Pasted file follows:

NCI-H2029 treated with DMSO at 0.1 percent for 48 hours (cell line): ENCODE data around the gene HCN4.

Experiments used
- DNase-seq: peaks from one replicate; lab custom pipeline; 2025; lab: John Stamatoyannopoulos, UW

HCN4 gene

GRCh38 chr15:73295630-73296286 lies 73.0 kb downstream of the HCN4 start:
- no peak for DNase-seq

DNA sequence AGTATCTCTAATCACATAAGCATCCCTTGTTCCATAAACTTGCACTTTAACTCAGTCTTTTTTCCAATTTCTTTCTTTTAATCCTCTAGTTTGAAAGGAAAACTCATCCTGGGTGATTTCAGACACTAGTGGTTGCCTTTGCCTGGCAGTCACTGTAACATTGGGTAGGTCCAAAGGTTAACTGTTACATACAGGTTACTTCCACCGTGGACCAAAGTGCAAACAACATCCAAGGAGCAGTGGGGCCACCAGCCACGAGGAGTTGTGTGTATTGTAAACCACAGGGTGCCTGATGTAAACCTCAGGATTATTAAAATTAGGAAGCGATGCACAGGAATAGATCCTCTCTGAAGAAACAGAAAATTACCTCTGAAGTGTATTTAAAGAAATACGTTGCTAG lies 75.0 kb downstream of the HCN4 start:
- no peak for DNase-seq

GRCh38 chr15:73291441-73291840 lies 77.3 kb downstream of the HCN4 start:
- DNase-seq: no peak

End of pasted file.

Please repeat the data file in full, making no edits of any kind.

NCI-H2029 treated with DMSO at 0.1 percent for 48 hours (cell line): ENCODE data around the gene HCN4.

Experiments used
- DNase-seq: peaks from one replicate; lab custom pipeline; 2025; lab: John Stamatoyannopoulos, UW

HCN4 gene

GRCh38 chr15:73295630-73296286 lies 73.0 kb downstream of the HCN4 start:
- no peak for DNase-seq

DNA sequence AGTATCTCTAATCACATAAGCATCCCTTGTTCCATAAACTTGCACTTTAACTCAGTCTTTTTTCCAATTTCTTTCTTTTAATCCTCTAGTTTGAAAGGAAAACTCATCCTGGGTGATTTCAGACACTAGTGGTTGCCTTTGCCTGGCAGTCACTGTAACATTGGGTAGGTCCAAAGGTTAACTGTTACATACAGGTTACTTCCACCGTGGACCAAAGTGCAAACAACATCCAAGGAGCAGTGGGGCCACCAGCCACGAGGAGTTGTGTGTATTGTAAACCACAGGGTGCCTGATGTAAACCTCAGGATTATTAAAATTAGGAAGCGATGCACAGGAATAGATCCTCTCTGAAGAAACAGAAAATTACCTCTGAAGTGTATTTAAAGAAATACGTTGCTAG lies 75.0 kb downstream of the HCN4 start:
- no peak for DNase-seq

GRCh38 chr15:73291441-73291840 lies 77.3 kb downstream of the HCN4 start:
- DNase-seq: no peak